Yes, the Food and Drug Administration (FDA) cleared the CyberKnife System for the treatment of tumors in the head, neck and upper spine in 1999 and for the treatment tumors anywhere in the body where radiation is indicated in 2001.
As of June 2009 more than 70,000 patients have been treated worldwide by the CyberKnife System. More than half of those patients were treated with lesions or tumors outside of the brain and head.
Conventional radiation therapy (radiotherapy) administers a broad beam of radiation from one to two directions in 30 to 45 treatments. It delivers low-dose beams of radiation over a period of 6 to 8 weeks – the time required to allow healthy tissue damaged during treatment to recover. CyberKnife radiosurgery delivers high-dose beams of radiation – which can be more effective in killing tumors anywhere in the body. This system can deliver radiation beams from virtually unlimited directions with sub-millimeter accuracy. With radiosurgery, damage to surrounding healthy tissue is minimized; therefore the treatment can be completed typically in one to five days.
CyberKnife is able to confidently treat tumors with minimal harm to surrounding healthy tissue by delivering high doses of radiation with sub-millimeter accuracy (within the width of a hair).
CyberKnife can treat tumors anywhere in the body from any angle including the brain, spine, lung, liver, pancreas and prostate.
CyberKnife continually tracks tumor position, detects any tumor or patient movement and automatically corrects the treatment delivery – without the need to manually reposition the patient or interrupt the treatment.
CyberKnife provides a pain-free, non-invasive alternative for patients. There is no invasive frame attached to the skull and treatments can be divided into multiple days (no more than five), allowing for better side effect management.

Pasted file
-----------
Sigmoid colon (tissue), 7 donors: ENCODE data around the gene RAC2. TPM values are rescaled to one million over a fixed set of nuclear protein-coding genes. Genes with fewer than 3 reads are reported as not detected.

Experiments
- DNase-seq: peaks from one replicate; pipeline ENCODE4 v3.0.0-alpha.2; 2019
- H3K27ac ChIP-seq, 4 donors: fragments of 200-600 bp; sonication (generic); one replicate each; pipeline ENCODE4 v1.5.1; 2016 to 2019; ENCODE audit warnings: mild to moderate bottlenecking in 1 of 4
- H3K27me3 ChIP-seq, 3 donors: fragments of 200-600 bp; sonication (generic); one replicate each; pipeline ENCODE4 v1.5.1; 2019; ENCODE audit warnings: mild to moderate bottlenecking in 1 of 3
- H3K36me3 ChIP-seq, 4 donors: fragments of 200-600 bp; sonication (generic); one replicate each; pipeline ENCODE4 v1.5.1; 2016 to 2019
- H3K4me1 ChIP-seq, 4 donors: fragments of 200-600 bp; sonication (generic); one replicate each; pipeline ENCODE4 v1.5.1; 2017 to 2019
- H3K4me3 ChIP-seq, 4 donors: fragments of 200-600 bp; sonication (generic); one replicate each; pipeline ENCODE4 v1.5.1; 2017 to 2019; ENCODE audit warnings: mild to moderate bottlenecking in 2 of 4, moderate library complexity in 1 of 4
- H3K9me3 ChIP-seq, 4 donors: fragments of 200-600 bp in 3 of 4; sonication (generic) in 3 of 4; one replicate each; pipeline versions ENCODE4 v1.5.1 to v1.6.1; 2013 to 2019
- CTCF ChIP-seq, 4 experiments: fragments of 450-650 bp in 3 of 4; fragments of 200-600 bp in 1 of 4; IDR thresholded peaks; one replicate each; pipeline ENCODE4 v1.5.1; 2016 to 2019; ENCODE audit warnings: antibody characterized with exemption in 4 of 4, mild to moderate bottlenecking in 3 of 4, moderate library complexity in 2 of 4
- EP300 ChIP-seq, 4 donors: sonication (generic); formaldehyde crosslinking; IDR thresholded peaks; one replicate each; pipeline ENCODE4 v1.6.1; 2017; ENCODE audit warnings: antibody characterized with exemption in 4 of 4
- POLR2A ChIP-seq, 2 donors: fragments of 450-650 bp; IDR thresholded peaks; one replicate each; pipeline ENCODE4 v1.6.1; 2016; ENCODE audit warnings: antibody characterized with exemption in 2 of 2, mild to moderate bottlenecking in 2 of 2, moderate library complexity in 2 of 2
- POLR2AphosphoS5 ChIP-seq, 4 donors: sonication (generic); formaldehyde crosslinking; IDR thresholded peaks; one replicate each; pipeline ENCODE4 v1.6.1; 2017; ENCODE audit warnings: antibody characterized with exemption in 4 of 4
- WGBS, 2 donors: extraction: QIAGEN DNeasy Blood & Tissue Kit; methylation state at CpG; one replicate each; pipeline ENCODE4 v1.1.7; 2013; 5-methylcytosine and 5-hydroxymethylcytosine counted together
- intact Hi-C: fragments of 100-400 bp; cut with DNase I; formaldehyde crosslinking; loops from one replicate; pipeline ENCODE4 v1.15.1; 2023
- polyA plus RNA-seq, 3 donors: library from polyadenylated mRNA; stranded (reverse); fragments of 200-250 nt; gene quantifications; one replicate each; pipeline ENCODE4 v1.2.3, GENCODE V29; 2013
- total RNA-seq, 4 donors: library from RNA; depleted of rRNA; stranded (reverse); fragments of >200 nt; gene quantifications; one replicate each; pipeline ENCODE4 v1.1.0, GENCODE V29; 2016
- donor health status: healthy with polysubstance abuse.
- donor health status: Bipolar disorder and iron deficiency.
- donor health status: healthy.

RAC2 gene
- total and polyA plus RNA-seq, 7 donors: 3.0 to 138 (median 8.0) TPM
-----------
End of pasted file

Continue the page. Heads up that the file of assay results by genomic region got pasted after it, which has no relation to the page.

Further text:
Depending on tumor location, there may be side effects. Any side effects are generally short-lasting and disappear shortly following treatment completion. Possible side effects for the following treatment types are:
- Brain tumors: Headache, dizziness or nausea. These are generally mild, if they occur at all.
- Prostate cancer: Most common side effect is increased frequency of urination.
- Lung tumors: Rare side effects, dependent on tumor location.
No. You should feel no pain, heat or discomfort while you are undergoing treatment. You must lie still on the treatment table for 25-55 minutes, and can be interrupted if the patient needs to stretch.
If the tumor isn’t removed, where does it go once the damage is done? During treatment, the radiation delivered to the tumor damages the unhealthy tissue beyond repair and stops its ability to replicate, divide and grow further. This will halt tumor growth. Some of the tumor tissue will get absorbed by the body, some of it will become scar tissue; the tumor may not go away completely, but will shrink.
During treatment, low dose X-rays are taken to determine if there has been any movement of the tumors. The X-rays are digitally super-imposed over the original treatment planning scans and indicate if the tumor has moved from the original plan.
Yes. There is no sedation or medication given during your treatment that would make you unable to drive. You will not be impaired physically during treatment. Your clinical staff will let you know if someone should drive you home.
You will be lying still on a table listening to music of your choice while the CyberKnife moves around you delivering treatment beams. You won’t see anything coming out of the CyberKnife, you will hear a humming in the background and shouldn’t feel anything.
Follow-up is different for everyone, but typically you will have a follow-up appointment two weeks following your treatment completion. Two months following treatment completion, we will obtain either a CT, MRI or blood work (depending on tumor type and anatomy). Further scan types and times will be at the physician’s discretion.